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Rethinking Anthropological Models of Spirit Possession and Theravada Buddhism

Erick White

As anthropology transitioned toward the study of peasant villages in the post–World War II era, articles and monographs analyzing Buddhist belief and ritual appeared more regularly. What began as a conversation among primarily anthropologists of

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Commentary on “Siting Pluralism”

Winnifred Fallers Sullivan

efforts to expel the sacred—or, perhaps more pointedly, as Neena Mahadev shows in her article, interventions to end it—condemn us to its constant reproduction. State secularism results not in the evacuation of the sacred but in an almost neurotic picking

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Sacred Spaces and Civic Action

Topographies of Pluralism in Russia

Melissa L. Caldwell

interactions among these groups, with special focus on the forms of religious pluralism that have emerged, before contemplating whether there is space for unexpected forms of religious/political pluralism, especially those that are oriented to more civic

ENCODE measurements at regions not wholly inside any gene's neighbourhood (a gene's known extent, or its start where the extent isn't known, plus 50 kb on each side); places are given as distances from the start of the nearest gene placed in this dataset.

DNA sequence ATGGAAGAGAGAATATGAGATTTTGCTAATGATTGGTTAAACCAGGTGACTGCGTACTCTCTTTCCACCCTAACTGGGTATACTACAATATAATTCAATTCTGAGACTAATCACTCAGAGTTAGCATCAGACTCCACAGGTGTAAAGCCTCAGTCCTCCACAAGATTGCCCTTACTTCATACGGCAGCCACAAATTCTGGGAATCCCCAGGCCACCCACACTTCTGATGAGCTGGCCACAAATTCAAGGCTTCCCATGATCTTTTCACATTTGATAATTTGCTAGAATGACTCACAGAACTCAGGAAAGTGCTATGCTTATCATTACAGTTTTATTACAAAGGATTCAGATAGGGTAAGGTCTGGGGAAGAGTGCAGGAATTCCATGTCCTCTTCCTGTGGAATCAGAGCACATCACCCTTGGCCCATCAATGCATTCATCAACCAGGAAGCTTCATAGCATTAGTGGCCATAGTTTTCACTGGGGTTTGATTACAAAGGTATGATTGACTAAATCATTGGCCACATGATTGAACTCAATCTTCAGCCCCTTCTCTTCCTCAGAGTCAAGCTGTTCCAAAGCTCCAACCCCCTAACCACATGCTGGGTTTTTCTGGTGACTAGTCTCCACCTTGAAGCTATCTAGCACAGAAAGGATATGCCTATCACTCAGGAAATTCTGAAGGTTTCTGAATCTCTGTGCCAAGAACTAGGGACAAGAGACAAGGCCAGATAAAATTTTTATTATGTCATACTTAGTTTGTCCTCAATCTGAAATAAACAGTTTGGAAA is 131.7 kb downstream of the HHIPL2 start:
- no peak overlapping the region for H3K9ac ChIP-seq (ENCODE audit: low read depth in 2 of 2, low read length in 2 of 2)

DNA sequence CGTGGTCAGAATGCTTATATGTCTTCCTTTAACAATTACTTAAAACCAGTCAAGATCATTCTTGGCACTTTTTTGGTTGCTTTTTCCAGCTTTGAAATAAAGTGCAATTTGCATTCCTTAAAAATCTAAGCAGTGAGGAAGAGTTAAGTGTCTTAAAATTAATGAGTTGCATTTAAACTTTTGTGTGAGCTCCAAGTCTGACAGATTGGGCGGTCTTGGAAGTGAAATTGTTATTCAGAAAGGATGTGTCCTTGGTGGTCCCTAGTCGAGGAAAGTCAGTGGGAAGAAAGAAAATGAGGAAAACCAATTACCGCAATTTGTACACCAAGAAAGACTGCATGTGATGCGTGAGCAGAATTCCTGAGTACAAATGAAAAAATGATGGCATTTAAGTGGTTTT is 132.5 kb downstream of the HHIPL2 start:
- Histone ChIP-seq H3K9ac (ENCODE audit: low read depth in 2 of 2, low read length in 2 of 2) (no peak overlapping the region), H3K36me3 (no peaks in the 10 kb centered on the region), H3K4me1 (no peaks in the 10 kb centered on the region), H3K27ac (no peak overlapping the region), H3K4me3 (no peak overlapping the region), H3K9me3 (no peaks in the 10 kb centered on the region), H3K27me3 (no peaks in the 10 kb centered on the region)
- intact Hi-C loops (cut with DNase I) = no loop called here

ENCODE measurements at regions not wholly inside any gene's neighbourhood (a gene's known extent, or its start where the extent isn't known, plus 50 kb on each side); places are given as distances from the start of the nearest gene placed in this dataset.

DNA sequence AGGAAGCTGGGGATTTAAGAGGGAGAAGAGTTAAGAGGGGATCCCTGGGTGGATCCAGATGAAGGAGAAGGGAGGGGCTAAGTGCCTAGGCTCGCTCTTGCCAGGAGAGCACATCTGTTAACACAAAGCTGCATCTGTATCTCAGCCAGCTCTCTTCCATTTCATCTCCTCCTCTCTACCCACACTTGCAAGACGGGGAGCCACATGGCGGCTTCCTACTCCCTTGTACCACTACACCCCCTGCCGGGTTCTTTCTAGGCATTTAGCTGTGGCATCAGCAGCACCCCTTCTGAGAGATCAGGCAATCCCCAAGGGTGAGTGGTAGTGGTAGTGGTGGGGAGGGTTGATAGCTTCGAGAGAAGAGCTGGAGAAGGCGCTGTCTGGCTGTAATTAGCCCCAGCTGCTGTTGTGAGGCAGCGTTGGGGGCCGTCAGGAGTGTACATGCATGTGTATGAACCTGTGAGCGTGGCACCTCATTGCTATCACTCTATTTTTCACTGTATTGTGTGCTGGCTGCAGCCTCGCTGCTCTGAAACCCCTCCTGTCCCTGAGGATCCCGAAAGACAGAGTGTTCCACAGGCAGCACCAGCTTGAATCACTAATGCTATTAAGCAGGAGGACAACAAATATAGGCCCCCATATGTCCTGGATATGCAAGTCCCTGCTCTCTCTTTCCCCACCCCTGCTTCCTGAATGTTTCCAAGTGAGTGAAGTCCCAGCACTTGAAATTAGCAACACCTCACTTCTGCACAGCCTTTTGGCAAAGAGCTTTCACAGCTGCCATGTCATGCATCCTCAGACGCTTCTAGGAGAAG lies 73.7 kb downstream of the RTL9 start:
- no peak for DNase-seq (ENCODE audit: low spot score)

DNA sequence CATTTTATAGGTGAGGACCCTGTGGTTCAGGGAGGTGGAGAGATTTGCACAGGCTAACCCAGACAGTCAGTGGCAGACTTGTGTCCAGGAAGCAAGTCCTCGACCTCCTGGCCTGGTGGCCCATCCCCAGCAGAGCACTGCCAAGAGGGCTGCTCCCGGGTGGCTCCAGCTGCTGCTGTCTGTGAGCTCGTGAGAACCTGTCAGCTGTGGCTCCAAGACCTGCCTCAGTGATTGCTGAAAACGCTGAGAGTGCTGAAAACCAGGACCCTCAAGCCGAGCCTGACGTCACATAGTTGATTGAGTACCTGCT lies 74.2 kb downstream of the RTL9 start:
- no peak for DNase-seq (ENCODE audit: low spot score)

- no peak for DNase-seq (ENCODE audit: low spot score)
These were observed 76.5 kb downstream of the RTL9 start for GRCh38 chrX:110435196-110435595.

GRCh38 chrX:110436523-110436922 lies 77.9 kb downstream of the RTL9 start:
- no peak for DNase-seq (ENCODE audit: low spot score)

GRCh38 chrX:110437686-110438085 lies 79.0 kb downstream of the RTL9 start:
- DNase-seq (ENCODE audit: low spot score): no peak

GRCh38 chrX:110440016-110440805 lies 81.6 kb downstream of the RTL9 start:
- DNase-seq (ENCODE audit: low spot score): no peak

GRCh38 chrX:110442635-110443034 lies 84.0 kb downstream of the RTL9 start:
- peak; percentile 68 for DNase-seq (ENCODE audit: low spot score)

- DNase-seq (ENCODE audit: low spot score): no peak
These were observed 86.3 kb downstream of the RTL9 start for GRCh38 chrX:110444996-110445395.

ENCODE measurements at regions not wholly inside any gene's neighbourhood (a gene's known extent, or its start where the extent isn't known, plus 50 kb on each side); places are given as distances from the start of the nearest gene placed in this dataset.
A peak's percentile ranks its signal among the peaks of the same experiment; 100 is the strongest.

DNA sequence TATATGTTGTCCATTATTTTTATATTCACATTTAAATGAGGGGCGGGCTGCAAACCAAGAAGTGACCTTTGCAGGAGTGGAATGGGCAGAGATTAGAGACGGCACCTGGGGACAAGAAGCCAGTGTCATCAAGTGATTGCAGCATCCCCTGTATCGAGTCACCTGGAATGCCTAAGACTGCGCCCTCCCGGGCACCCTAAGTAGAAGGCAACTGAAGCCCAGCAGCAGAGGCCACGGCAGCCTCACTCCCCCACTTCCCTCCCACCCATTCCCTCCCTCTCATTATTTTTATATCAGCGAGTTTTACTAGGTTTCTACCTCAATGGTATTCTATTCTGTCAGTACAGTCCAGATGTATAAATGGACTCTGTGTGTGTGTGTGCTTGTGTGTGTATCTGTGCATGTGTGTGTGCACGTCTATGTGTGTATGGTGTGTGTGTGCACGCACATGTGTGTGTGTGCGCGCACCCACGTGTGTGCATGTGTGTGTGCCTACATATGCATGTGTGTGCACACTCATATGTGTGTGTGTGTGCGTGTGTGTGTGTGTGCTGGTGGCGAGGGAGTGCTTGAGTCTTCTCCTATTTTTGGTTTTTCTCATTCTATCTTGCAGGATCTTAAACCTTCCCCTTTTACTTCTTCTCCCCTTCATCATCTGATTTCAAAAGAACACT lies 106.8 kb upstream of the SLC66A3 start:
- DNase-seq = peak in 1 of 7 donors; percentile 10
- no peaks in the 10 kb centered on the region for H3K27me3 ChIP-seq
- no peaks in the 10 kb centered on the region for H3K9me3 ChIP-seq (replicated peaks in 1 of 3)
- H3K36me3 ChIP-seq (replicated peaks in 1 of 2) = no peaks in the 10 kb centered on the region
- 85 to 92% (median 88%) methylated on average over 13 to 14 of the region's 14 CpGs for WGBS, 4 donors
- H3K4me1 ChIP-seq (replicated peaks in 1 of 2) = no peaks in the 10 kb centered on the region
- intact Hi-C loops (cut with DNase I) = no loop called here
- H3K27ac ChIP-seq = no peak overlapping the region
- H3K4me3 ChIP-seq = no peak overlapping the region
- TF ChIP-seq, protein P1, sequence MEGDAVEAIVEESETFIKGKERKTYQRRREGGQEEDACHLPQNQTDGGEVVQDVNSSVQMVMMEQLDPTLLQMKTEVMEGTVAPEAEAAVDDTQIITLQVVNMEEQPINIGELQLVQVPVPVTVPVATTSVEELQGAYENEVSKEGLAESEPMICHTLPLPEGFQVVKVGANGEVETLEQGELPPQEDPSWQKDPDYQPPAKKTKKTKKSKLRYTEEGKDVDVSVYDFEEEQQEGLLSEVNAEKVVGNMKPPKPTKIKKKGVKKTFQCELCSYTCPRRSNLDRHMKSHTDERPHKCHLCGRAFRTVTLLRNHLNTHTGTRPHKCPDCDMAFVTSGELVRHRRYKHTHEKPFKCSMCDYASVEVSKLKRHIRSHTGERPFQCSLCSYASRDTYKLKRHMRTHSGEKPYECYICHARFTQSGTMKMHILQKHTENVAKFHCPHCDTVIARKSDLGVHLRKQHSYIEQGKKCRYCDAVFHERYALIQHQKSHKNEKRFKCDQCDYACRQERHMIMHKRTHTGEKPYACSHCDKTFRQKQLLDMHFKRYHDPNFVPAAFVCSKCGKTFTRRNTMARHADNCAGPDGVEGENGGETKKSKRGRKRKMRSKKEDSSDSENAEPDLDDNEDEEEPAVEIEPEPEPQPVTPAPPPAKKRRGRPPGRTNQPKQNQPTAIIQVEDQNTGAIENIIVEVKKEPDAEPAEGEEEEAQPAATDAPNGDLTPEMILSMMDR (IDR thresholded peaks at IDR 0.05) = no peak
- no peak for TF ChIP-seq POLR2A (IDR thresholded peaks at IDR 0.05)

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Beyond Economy and Religion

Resources and Socio-cosmic Fields in Odisha, India

Roland Hardenberg

purposes (see Hemme et al. 2007 ). For more than 40 years, Marshall Sahlins (2013: 163) has questioned what he has recently referred to, citing John Quiggins, as “zombie economic ideas.” By this phrase, Sahlins means that “the economy” is not seen as an

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The White Cotton Robe

Charisma and Clothes in Tibetan Buddhism Today

Magdalena Maria Turek

exemplified by amulets, and the application of this template onto relics ( Martin 1994 ; Sharf 1999 ), an item can wholly determine the dynamic of a charismatic performance. More than a “repository of power” ( Tambiah 1984: 203 ) and than insignia that

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Singular Pluralities

A Critical Review of Religious Pluralism

Anne-Sophie Lamine

From the 1980s onwards, much research has been carried out in order to analyze and compare the situation and the management of religious plurality in Western countries. While scholars in the social sciences of religion have seized on the question of plurality, those in migration studies have started to pay more and more attention to the religious dimension of migrants and their descent. Although macro-level plurality is more commonly investigated, internal religious plurality is of equal importance. This article provides a critical review of the various approaches of religious pluralism and emphasizes some under-investigated areas such as conflicts and internal plurality.

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Religion and Diaspora

Paul Christopher Johnson